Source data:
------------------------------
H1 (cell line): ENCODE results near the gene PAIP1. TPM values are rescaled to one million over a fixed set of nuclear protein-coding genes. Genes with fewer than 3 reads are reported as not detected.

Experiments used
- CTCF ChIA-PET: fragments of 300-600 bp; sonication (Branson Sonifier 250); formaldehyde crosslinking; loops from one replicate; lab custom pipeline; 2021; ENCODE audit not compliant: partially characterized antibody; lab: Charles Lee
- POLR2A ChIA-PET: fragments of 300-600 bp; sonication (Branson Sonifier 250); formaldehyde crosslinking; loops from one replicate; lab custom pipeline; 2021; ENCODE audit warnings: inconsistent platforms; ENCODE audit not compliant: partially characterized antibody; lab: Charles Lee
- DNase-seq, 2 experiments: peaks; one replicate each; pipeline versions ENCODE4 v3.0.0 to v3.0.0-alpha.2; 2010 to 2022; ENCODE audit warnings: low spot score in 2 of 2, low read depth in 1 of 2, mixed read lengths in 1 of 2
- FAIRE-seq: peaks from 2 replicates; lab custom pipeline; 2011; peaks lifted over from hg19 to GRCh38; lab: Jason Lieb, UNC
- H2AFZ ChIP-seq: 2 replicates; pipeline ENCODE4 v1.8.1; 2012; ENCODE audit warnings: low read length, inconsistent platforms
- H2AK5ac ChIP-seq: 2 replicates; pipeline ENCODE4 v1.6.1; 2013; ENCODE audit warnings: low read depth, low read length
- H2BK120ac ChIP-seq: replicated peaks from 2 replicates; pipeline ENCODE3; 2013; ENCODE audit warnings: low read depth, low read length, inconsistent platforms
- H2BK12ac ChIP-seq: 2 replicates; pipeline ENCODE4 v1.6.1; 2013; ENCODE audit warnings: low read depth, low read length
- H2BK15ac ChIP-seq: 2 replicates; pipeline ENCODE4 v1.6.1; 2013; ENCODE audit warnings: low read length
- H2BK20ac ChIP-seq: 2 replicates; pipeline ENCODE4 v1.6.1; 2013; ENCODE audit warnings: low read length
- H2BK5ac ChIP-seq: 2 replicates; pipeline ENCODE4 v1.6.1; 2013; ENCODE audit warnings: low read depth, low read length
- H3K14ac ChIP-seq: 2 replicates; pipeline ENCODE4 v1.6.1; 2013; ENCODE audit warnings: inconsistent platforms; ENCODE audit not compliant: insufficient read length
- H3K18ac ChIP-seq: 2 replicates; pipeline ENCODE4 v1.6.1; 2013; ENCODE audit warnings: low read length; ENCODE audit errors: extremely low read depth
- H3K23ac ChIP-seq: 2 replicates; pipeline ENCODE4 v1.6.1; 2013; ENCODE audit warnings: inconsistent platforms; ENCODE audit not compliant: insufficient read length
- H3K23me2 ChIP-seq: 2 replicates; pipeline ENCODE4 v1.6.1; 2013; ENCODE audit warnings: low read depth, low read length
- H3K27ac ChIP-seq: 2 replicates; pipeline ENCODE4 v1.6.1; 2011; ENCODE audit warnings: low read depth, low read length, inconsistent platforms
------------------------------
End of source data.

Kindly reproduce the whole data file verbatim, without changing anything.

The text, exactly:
H1 (cell line): ENCODE results near the gene PAIP1. TPM values are rescaled to one million over a fixed set of nuclear protein-coding genes. Genes with fewer than 3 reads are reported as not detected.

Experiments used
- CTCF ChIA-PET: fragments of 300-600 bp; sonication (Branson Sonifier 250); formaldehyde crosslinking; loops from one replicate; lab custom pipeline; 2021; ENCODE audit not compliant: partially characterized antibody; lab: Charles Lee
- POLR2A ChIA-PET: fragments of 300-600 bp; sonication (Branson Sonifier 250); formaldehyde crosslinking; loops from one replicate; lab custom pipeline; 2021; ENCODE audit warnings: inconsistent platforms; ENCODE audit not compliant: partially characterized antibody; lab: Charles Lee
- DNase-seq, 2 experiments: peaks; one replicate each; pipeline versions ENCODE4 v3.0.0 to v3.0.0-alpha.2; 2010 to 2022; ENCODE audit warnings: low spot score in 2 of 2, low read depth in 1 of 2, mixed read lengths in 1 of 2
- FAIRE-seq: peaks from 2 replicates; lab custom pipeline; 2011; peaks lifted over from hg19 to GRCh38; lab: Jason Lieb, UNC
- H2AFZ ChIP-seq: 2 replicates; pipeline ENCODE4 v1.8.1; 2012; ENCODE audit warnings: low read length, inconsistent platforms
- H2AK5ac ChIP-seq: 2 replicates; pipeline ENCODE4 v1.6.1; 2013; ENCODE audit warnings: low read depth, low read length
- H2BK120ac ChIP-seq: replicated peaks from 2 replicates; pipeline ENCODE3; 2013; ENCODE audit warnings: low read depth, low read length, inconsistent platforms
- H2BK12ac ChIP-seq: 2 replicates; pipeline ENCODE4 v1.6.1; 2013; ENCODE audit warnings: low read depth, low read length
- H2BK15ac ChIP-seq: 2 replicates; pipeline ENCODE4 v1.6.1; 2013; ENCODE audit warnings: low read length
- H2BK20ac ChIP-seq: 2 replicates; pipeline ENCODE4 v1.6.1; 2013; ENCODE audit warnings: low read length
- H2BK5ac ChIP-seq: 2 replicates; pipeline ENCODE4 v1.6.1; 2013; ENCODE audit warnings: low read depth, low read length
- H3K14ac ChIP-seq: 2 replicates; pipeline ENCODE4 v1.6.1; 2013; ENCODE audit warnings: inconsistent platforms; ENCODE audit not compliant: insufficient read length
- H3K18ac ChIP-seq: 2 replicates; pipeline ENCODE4 v1.6.1; 2013; ENCODE audit warnings: low read length; ENCODE audit errors: extremely low read depth
- H3K23ac ChIP-seq: 2 replicates; pipeline ENCODE4 v1.6.1; 2013; ENCODE audit warnings: inconsistent platforms; ENCODE audit not compliant: insufficient read length
- H3K23me2 ChIP-seq: 2 replicates; pipeline ENCODE4 v1.6.1; 2013; ENCODE audit warnings: low read depth, low read length
- H3K27ac ChIP-seq: 2 replicates; pipeline ENCODE4 v1.6.1; 2011; ENCODE audit warnings: low read depth, low read length, inconsistent platforms